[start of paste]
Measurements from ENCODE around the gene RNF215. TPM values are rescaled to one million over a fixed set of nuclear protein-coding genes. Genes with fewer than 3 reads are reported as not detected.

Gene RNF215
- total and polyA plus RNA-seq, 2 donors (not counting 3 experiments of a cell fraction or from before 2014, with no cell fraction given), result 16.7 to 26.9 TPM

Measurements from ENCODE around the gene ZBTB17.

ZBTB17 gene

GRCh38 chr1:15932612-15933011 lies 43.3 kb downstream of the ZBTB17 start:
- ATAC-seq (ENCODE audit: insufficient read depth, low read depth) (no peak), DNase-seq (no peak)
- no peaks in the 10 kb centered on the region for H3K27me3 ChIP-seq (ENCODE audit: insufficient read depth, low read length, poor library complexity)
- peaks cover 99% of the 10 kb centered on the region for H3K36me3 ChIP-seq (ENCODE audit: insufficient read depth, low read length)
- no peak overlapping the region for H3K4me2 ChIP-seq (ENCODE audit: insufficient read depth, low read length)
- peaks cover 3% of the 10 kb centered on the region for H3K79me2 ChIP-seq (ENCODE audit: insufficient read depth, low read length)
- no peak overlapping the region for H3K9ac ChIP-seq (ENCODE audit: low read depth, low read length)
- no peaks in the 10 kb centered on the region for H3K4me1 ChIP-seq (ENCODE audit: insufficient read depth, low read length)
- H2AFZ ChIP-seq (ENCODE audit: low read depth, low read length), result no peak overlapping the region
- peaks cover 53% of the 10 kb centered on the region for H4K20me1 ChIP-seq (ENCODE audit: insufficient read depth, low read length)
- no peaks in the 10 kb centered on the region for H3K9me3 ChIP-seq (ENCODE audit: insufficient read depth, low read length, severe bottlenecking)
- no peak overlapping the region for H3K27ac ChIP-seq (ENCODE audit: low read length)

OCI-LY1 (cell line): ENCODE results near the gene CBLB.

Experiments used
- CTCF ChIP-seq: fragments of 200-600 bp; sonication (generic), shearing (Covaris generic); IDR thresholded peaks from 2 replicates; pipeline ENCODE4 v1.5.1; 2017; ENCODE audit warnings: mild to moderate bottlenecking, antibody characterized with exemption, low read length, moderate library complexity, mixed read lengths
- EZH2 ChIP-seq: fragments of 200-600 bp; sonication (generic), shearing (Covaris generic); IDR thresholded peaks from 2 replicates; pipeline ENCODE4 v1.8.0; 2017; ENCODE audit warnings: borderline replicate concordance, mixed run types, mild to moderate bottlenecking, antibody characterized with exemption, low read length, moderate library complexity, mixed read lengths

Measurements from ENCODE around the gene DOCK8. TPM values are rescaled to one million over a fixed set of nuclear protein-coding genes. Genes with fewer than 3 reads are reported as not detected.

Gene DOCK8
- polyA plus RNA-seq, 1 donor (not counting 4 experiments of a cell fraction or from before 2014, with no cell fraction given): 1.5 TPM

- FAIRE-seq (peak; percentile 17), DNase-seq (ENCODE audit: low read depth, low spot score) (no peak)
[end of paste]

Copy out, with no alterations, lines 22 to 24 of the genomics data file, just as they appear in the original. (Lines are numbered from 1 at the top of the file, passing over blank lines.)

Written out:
Measurements from ENCODE around the gene DOCK8. TPM values are rescaled to one million over a fixed set of nuclear protein-coding genes. Genes with fewer than 3 reads are reported as not detected.

Gene DOCK8
- polyA plus RNA-seq, 1 donor (not counting 4 experiments of a cell fraction or from before 2014, with no cell fraction given): 1.5 TPM